From winning Sanremo to representing Italy at the Eurovision Song Contest 2019: who is Mahmood?
From the very beginning, the victory at the Sanremo Music Festival of Mahmood (Alessandro Mahmoud his real name) has turned into a political issue, highlighting that in Italy two different schools of thought exist, even in music: one which believes different roots are good for our country, and the other claiming that any kind of foreign influence destroys our culture and identity. The controversy generates from the origins of the singer: born and raised in Milan of an Italian mother and an Egyptian father, many people consider him as a foreign and only “half Italian”. As a matter of fact, televoting had awarded another singer, Ultimo (48,8 percent of preferences among the three finalists), but since 2015 the winner is chosen by combining audience’s preference, jury voting and press voting. And, in this case, the last two overturned the verdict.
Who is Mahmood and what you need to know about him
Alessandro Mahmoud grew up with his mother. When he was a little boy, his father abandoned him, and this episode left a deep scar on his heart and affected his song’s lyrics. Not only a singer, but also a composer and a songwriter, Mahmood thus studied hard and put himself on the line: in 2012, he took part to the sixth season of X Factor Italy, but he was controversially eliminated after only three soirées. After this experience, he worked in a bar and attended a music school, studying piano, solfeggio and music theory, where he also started to write songs. In 2016, his piece “Dimentica” (Forget) placed fourth at the Sanremo newcomers section. In the meanwhile, he started to cooperate with other famous artists, such as Marco Mengoni – with the song “Hola” (I say) – which rocketed up the chart with more than 12 million views on YouTube.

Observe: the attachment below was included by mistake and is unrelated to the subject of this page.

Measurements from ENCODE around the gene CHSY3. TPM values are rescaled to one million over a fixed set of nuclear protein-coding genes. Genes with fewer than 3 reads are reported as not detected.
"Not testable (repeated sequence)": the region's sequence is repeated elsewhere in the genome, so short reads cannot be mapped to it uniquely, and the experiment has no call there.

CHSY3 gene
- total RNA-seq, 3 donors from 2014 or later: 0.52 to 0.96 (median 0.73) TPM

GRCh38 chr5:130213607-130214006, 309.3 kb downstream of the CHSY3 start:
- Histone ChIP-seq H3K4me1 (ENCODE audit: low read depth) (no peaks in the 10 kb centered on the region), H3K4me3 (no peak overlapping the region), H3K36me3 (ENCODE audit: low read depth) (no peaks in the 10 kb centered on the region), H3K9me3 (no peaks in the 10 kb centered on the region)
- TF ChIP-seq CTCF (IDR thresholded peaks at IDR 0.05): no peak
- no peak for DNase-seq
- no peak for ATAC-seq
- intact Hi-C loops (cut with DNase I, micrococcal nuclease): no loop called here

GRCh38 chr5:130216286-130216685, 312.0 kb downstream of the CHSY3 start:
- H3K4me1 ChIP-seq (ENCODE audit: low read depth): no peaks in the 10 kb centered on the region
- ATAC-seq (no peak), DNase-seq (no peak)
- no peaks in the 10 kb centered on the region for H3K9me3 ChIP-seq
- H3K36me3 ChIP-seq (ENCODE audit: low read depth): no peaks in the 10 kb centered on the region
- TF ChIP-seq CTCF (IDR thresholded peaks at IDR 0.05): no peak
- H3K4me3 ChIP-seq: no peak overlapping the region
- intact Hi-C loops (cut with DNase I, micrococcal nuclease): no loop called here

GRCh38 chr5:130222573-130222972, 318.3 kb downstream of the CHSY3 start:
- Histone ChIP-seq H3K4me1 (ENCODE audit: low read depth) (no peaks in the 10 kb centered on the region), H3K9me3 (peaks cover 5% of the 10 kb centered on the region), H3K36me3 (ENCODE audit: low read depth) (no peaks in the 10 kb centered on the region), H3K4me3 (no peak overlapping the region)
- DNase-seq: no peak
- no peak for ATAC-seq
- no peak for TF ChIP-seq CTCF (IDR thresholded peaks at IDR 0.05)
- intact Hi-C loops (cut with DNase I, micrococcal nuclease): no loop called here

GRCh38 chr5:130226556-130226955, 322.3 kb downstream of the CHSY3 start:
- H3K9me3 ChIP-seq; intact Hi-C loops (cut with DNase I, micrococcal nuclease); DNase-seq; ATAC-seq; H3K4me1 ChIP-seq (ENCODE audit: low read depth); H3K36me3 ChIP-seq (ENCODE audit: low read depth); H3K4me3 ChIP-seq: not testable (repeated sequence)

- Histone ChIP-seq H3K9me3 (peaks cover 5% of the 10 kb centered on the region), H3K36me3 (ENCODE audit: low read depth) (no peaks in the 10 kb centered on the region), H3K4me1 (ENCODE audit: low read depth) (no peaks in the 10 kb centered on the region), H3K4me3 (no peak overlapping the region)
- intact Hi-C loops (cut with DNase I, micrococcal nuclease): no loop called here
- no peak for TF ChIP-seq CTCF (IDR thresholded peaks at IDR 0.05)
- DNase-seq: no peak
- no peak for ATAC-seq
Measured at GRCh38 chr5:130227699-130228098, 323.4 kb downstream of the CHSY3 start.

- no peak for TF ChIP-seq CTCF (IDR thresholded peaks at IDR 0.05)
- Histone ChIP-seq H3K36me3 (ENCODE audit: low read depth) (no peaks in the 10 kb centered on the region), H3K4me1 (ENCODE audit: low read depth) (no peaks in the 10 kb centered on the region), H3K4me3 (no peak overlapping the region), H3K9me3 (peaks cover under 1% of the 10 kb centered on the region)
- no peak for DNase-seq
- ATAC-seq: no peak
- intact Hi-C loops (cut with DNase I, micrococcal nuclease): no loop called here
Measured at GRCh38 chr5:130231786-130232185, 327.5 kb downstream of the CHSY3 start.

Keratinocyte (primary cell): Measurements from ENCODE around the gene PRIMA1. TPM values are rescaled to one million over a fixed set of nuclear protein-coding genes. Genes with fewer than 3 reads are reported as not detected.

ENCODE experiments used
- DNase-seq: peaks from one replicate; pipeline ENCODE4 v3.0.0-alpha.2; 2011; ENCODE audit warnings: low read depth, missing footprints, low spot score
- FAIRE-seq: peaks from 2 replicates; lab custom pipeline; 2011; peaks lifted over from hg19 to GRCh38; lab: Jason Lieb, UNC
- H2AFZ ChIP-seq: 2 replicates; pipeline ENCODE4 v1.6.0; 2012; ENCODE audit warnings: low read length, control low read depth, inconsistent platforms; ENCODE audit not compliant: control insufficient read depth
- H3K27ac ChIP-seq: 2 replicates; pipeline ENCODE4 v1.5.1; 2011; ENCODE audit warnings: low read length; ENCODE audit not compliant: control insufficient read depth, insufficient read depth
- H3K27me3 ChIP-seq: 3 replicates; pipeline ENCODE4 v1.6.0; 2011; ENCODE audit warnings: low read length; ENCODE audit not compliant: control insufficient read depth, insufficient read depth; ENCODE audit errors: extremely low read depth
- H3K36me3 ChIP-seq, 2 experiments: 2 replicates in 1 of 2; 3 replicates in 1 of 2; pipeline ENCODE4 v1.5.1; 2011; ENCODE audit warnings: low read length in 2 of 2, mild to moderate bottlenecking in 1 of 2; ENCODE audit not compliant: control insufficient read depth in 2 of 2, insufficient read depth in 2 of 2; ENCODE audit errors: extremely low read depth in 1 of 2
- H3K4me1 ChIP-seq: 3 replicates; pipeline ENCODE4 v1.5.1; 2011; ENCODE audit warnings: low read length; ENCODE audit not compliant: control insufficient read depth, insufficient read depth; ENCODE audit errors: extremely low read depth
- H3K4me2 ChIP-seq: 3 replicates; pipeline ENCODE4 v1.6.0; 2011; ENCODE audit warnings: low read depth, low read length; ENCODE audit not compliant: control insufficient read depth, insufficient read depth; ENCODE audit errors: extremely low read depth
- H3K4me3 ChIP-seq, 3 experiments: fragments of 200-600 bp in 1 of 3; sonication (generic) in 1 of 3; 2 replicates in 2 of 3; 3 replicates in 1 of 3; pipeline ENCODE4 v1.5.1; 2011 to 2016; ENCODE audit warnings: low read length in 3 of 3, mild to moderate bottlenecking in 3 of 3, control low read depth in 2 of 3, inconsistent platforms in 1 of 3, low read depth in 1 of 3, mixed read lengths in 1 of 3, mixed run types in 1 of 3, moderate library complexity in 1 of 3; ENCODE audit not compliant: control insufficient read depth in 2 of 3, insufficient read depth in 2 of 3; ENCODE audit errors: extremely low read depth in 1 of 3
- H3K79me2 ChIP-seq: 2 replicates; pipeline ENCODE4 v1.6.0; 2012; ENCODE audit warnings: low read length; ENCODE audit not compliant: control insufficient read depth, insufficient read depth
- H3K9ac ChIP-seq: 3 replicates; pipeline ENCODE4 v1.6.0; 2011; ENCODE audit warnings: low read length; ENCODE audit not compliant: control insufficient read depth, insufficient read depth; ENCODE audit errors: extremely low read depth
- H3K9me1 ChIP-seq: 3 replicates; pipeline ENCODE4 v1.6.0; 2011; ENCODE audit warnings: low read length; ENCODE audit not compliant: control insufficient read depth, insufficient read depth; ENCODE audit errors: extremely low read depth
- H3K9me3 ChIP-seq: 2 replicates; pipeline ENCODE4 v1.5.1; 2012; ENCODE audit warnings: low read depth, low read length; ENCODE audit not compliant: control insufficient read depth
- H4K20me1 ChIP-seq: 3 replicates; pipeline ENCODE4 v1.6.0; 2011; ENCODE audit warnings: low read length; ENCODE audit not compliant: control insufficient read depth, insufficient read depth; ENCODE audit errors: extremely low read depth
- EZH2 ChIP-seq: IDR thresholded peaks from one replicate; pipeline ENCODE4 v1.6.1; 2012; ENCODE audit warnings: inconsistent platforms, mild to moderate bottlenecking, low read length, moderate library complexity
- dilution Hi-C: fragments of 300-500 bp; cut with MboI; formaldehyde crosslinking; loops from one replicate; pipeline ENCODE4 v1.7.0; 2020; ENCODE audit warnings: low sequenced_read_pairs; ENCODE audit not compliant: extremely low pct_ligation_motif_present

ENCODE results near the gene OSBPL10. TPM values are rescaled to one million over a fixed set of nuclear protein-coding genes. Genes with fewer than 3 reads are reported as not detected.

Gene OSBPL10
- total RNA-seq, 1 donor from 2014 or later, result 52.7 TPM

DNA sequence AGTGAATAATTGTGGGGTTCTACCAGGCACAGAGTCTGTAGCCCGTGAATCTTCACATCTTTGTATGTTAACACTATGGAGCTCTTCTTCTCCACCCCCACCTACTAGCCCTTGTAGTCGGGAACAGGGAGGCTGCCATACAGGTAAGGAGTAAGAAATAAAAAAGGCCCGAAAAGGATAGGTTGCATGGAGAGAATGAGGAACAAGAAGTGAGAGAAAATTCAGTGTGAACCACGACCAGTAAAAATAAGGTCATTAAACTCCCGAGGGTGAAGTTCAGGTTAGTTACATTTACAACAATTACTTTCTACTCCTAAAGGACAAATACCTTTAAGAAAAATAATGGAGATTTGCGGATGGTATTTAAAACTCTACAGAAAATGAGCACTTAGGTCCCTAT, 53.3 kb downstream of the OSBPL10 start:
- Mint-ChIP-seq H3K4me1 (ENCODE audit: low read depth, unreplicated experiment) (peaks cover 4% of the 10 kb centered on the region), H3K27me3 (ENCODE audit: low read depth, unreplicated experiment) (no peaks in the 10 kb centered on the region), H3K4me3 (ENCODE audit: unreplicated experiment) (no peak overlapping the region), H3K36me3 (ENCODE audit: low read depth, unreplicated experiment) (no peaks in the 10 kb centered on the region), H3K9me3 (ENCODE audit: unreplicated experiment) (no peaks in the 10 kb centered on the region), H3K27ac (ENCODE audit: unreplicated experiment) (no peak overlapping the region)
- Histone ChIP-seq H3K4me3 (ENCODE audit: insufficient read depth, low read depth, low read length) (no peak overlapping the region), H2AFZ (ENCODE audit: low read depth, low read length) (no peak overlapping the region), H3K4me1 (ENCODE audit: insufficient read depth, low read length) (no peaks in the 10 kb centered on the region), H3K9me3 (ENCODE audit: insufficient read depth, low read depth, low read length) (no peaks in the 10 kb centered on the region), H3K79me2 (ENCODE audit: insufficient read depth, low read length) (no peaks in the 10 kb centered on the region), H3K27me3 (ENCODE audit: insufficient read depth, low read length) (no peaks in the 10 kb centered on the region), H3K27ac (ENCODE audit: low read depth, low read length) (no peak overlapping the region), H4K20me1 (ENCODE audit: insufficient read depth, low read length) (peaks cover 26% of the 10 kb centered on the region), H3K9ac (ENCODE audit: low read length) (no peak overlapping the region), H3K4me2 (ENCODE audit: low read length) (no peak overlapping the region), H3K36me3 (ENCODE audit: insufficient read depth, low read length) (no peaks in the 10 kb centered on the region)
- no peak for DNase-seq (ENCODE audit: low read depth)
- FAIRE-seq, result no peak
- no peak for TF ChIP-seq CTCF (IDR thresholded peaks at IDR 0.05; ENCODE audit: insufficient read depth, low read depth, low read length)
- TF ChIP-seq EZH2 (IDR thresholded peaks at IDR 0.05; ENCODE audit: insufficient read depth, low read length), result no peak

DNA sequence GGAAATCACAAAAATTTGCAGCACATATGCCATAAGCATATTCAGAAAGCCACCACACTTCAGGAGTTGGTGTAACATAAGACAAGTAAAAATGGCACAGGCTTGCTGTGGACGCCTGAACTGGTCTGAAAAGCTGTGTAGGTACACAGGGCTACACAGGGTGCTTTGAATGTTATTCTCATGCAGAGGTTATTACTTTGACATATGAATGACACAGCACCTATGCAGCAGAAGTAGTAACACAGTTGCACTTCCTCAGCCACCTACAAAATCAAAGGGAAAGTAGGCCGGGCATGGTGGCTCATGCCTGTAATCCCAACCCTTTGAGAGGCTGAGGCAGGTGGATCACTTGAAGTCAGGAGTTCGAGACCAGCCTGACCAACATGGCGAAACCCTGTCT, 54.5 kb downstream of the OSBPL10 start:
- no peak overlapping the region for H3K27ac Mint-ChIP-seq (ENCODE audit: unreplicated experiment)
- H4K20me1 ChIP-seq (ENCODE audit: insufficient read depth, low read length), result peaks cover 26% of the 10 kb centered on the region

About his song: “Soldi” (Money)
The song, whose melody is influenced by trap, R’n’B and elements of Middle Eastern sounds, narrates the absence of his father. Mahmood pointed out that the song “Soldi” (Money) does not refer to specific money matters, but his aim was rather to show how money can change relationships, even within a family. Although he does not speak Arabic, in the song there is a quote which reminds him of the happy moments of his childhood, when his father was present and used to play with him and say: “waladi waladi habibi ta’aleena” (my son, my son, my darling, come over here). Some parts of the songs have other implicit meanings: for example, another part translated into English says “you drink champagne during Ramadan”, referring to the father’s religious hypocrisy, while the expression “you ask me how I’m doing” represents the cliche dialogues and his lack of interest in his son. These days, the song obtained the Gold Record, having sold more than 25 thousand copies, and will represent Italy at Eurovision Song Contest in Tel Aviv, on May 14.
Music is a form of art which should raise awareness in people, albeit creating discussions and divisions amongst listeners. It should thus provoke a reaction, whether positive or negative, so that everyone will remember it. And I am sure that we will hear a lot about Alessandro Mahmoud.